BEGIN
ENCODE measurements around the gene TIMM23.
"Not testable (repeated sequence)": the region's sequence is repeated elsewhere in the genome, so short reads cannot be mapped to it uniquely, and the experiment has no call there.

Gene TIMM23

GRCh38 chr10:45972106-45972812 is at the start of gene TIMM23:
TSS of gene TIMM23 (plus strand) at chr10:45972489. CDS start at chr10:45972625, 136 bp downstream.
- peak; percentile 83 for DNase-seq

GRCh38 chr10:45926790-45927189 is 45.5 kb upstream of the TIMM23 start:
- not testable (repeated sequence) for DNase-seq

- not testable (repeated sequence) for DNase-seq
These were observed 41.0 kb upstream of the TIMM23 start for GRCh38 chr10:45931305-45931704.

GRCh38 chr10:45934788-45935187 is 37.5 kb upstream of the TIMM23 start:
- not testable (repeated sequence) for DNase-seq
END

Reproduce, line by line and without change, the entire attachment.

ENCODE measurements around the gene TIMM23.
"Not testable (repeated sequence)": the region's sequence is repeated elsewhere in the genome, so short reads cannot be mapped to it uniquely, and the experiment has no call there.

Gene TIMM23

GRCh38 chr10:45972106-45972812 is at the start of gene TIMM23:
TSS of gene TIMM23 (plus strand) at chr10:45972489. CDS start at chr10:45972625, 136 bp downstream.
- peak; percentile 83 for DNase-seq

GRCh38 chr10:45926790-45927189 is 45.5 kb upstream of the TIMM23 start:
- not testable (repeated sequence) for DNase-seq

- not testable (repeated sequence) for DNase-seq
These were observed 41.0 kb upstream of the TIMM23 start for GRCh38 chr10:45931305-45931704.

GRCh38 chr10:45934788-45935187 is 37.5 kb upstream of the TIMM23 start:
- not testable (repeated sequence) for DNase-seq